5) Preparation of Dimer Phosphorothioamidate (Dimer Amidate)

A) To remove any moisture, 5′-Hydroxy-3′-NH-Tr dimer is azeotroped by acetonitrile three times then dissolved in ACN at ambient temperatureunder nitrogen atmosphere.

b) Add BMT (1.3 eq), NMI (N-Methyl imidazole, 0.3 eq) and phosphitylation reagent (2.0 eq) to the reaction solution then stir for 1 hour at ambient temperature.

c) Add saturated aqueous NaHCO3 solution to reaction mixture then extract with ethyl acetate.

d) The separated organic layer is washed by brine solution.

e) Add anhydrous Na2SO4 to the organic layer for drying and filtering, then the filtrate is concentrated.

f) Dissolve concentrated reaction mixture in methylene chloride (10 mL) then add hexane to precipitate the solid.

g) Decant the upper solution layer to remove excess phosphitylation reagent. (Repeat decantation process 5 times).

h) The remaining solid is purified by column chromatography (Eluent: ethyl acetate, acetone, methylene chloride co-solvent)

i) Dimer is obtained as a white solid.

Imetelstat Synthesis Utilizing Dimer Amidates

Five dimer amidates were used in place of monomer amidates as the building blocks for the synthesis of imetelstat and the results were compared with the results obtained from the amidates of monomer. For the coupling of the C nuceloside into imetelstat, the monomer building clock was used as depicted in the sequence below. The synthesis was performed at a 140 μmole scale using an Akta Oligopilot 100.

5′R-TA GG GT TA GA C AA-NH2 3′ (SEQ ID NO: 3)

Dimer amidates were used as building blocks to make imetelstat. Using the reagents and synthesis parameters listed in Tables 5A and 5B, the five dimer amidates (AA, TA, GG, GA, and GT) and one monomer amidate (C), as shown above, are coupled to make the imetelstat sequence on low-loading CPG (PALM 0051, 64.6 μmol/g). The coupling time is 500 sec and the 10 equivalency of the amidites were used. After the solid-phase synthesis, the support is treated with ethanolic ammonium solution (NH4OH:EtOH=3:1(v/v)) at 65° C. for 15 hours. The crude product is isolated by evaporation of solvents and analyzed by UV spectroscopy and HPLC.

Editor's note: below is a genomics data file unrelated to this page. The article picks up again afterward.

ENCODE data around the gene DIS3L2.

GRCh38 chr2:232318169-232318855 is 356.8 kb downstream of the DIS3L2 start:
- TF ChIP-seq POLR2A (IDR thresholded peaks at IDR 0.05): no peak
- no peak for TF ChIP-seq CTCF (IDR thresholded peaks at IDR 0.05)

TABLE 5
Exemplary Synthesis Parameters (A) and Reagent Composition (B) for
oligonucleotide Synthesis. ACN is acetonitrile. DCA is dichloroacetic
acid. PADS is phenylacetyl disulfide. ETT is 5-Ethylthio-1H-Tetrazole
A
Step Reagenz Time RPM M
1 Wash 3.5 300
2 Gas 4 400
3 Debl 3.4 250
4 Debl 2 250
5 Dwait 60
6 Wash 12 350
7 Activ 3 250
8 COUPL
9 Wait 300
10 COUPL
11 Activ 1.3 150
12 Wait 200
13 Wash 3 300
14 Oxid 10 350
15 Wait 300
16 Oxid 10 350
17 Wait 300
18 Wash 6 350
19 CapA 3 200
20 CapB 1.5 150
21 DWait 1.5
22 CapA 1.5 150
23 CapB 1.5 150
24 DWait 1.5
25 Wash 4 350
B
Reagent Name Composition
Deblock 5% DCA in toluene
Amidite 0.2M in ACN
Activator 0.5M ETT in ACN
Thiolation 0.2M PADS in
ACN:LTD = 1:1
Cap A 20% NMI on ACN
Cap B IBUA:LTD:ACN = 1:1:8
DEA 20% DEA in ACN

Using an Akta Oligopilot 100, synthesis runs on a 140 μmole scale were conducted using the monomer block method and the dimer block method. The synthesis conditions for the synthesis runs were similar to those listed in Table 5A-B.

TABLE 6
Synthetic Parameters for 140 μmole scale Synthesis (AKTA Oligopilot 100)
Imetelstat Imetelstat
Synthesis using Synthesis using
Parameters Monomers Dimers
Deblock CT (min) 3 min (2nd 6 min) 3 min
(5% DCA in toluene) CV 11.2 CV
Linear flow (cm/hr) 450 cm/hr